Learn about the Penn State Sour Patch Guy and how he came to be.
Cameron Clark, York Daily Record
PISCATAWAY, N.J. — James Franklin embraced the moment after one more victory that was hard on the eyes.
He walked into a postgame interview room full of reporters focused on watching the end of the Ohio State-Maryland game on their phones and laptops.
So Franklin took a seat and broke down the final plays of regulation before talking about his own game.
He let down his guard for a few moments.
What can he really say about his Nittany Lions, who are riding a perpetual spin cycle to the end of the season?
He eventually tried his best after a numbing 20-7 survival against try-hard but outmanned Rutgers.
Franklin sounded positive that his offense can look better for next weekend’s Senior Day game against Maryland. He congratulated a defense that suffocated another limited opponent.
And we get it. Penn State is 8-3, which isn’t far off most predictions for this transitioning team, if at all.
The overall record, though, isn’t what stings.
It’s how this team looks doing it.
Here’s the deal, though: It’s best to simply accept this team for what it is and give up hoping for what we thought it might be.
This operation really is about next year now. Penn State is expected to return every significant component of its offense for 2019 except its quarterback.
Same for the defense.
And there’s a certain truth that eight victories by mid-November is encouraging on its own.
“At the end of the day a win’s a win. It really doesn’t matter how we get it,” said junior linebacker Jan Johnson. “Obviously, some things we’d like to be a little cleaner. But winning a college football game is hard to do. A lot of people would love to be 8-3 like we are.”
It’s a push and pull.
The passing game continues to be unhinged for a variety of reasons, which has forced the offense to be dysfunctional for long stretches.
Star-to-be tailback Miles Sanders runs hard, only to lose one fumble after another.
And senior quarterback Trace McSorley, once a legitimate Heisman Trophy candidate, is just trying to make it to the finish line the best he can.
Can you blame him for his struggles?
His receivers kept dropping passes to start the season, his most trusted simply disappearing. He was banged up, then injured. Finally, he’s lost his downfield accuracy that was his trademark.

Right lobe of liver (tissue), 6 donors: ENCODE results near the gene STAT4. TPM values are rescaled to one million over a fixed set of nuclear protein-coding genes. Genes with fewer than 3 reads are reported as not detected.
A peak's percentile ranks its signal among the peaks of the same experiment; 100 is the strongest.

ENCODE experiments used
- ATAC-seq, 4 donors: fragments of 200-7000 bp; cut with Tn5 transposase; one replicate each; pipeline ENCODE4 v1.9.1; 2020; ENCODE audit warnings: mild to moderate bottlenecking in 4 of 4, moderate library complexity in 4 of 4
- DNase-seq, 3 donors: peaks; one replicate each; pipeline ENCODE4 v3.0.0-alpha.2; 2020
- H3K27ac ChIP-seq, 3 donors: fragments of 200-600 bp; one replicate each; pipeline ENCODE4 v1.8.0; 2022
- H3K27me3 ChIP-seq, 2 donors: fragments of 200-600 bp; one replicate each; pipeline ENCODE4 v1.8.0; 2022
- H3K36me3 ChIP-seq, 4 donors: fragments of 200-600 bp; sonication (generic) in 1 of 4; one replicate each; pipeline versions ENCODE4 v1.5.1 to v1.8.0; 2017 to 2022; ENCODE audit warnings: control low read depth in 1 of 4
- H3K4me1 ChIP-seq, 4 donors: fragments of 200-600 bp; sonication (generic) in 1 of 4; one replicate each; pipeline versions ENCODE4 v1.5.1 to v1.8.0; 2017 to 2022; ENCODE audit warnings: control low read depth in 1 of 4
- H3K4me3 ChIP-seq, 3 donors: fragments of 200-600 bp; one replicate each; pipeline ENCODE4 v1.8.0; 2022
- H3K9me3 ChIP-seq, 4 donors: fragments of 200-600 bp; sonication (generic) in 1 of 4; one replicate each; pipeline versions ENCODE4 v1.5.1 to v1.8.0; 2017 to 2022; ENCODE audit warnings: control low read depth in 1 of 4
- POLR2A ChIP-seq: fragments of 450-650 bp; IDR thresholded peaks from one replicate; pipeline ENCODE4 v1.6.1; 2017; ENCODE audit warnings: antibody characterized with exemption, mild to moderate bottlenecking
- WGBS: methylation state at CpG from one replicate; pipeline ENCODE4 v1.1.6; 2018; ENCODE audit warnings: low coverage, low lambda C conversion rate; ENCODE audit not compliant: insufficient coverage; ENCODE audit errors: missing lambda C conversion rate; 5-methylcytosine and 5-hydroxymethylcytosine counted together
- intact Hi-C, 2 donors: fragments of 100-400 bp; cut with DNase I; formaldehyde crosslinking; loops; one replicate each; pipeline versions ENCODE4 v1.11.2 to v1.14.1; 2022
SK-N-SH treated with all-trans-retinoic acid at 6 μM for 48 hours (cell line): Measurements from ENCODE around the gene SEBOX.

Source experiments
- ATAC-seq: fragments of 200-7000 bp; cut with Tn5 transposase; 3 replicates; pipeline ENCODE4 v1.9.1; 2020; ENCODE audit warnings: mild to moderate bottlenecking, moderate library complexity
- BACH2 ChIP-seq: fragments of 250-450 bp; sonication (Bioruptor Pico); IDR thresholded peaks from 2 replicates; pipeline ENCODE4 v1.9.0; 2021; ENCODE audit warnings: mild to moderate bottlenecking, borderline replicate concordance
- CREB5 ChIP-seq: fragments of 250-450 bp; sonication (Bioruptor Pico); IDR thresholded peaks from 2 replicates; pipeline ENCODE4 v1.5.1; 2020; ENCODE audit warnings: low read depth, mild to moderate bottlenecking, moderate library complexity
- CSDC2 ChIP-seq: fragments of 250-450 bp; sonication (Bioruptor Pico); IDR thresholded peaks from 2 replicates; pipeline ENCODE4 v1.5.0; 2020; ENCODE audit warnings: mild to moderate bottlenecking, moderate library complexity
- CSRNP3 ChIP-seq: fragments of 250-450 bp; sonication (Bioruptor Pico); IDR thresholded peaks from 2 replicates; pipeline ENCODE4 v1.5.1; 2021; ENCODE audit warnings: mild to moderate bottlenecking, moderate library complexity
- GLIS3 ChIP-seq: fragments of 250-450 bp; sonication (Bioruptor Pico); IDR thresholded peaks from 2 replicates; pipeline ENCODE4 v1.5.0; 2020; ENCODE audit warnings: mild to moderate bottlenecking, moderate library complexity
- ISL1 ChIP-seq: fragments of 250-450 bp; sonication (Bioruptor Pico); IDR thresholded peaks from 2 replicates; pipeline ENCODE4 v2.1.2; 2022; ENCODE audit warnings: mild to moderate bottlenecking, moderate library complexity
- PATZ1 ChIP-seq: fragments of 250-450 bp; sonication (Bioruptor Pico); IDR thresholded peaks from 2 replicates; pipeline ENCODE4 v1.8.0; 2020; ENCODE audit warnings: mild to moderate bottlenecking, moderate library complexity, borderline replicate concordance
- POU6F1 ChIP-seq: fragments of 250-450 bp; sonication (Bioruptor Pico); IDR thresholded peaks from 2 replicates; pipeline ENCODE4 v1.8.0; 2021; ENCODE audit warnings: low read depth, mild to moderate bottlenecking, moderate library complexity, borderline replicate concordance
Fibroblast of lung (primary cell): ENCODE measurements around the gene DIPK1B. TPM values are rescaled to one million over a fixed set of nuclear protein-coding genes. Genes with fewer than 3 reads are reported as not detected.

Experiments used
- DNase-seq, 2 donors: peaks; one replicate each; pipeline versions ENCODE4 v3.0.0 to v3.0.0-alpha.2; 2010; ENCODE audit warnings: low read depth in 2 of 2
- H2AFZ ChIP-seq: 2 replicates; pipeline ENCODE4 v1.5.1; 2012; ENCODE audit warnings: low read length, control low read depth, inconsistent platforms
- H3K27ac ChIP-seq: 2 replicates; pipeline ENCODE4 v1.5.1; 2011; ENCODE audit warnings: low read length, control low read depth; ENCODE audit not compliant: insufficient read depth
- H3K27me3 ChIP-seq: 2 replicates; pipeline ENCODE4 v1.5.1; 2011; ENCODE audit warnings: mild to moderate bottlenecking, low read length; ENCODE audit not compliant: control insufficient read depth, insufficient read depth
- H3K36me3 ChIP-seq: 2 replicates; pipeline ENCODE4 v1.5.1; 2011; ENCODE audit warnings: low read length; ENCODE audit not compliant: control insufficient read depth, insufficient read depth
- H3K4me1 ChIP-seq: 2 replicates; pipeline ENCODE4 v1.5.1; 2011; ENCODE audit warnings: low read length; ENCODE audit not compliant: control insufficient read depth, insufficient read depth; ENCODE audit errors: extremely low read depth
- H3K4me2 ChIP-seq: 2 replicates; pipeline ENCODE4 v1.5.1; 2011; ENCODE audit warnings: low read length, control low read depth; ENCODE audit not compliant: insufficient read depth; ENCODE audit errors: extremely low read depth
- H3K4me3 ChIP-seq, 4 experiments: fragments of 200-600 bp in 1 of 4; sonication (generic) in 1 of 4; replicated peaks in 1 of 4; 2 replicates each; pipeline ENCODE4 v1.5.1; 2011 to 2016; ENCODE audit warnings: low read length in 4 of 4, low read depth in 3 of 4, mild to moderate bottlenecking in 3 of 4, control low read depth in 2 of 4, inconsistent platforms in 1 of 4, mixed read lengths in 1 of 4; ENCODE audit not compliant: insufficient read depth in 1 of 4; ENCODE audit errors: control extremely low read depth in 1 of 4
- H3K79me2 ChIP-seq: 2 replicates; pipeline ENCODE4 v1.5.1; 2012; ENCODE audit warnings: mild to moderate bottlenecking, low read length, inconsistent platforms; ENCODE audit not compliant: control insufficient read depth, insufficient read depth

It’s disconcerting to watch an offense so productive the past two years stop and start each week now.
But, again, the focus must be on the future.
Among receivers, freshmen KJ Hamler, Jahan Dotson and tight end Pat Freiermuth were the best on Saturday, combining for 12 of the Lions’ 17 receptions.
Freiermuth, of all people, leads the team with six touchdown catches.
“He’s got great body control. He can contort his body in different positions and come down with the ball,” Franklin said. “He’s got a lot of confidence.
“It’s hard to say that about a true freshman.”
McSorley put it this way about his tight end: “He (practices and plays) like he’s 20 year old. He’s like the oldest young guy ever.”
There’s plenty of promise there, even if the offense can’t truly be fixed until the off-season. A healthy quarterback and more growing up for the youngest receivers, tight ends and linemen is required.
At least the defense is getting there more quickly. It will be responsible for subduing fast-flying Maryland, then whoever it meets in its bowl game.
Better yet, take one more step back: This Penn State team always was about leading into bigger possibilities next year and in 2020.
And, just because it looks rougher than expected right now, that promise remains.
Rather, it’s impressive that these guys are in position to win 10 games.
In years to come, most won’t remember how the beginning or end looked like against Iowa, Wisconsin or Rutgers.
Because wins for some teams really are just wins — as long as they do lead to something more.
That, easy or not, will be what next season is about.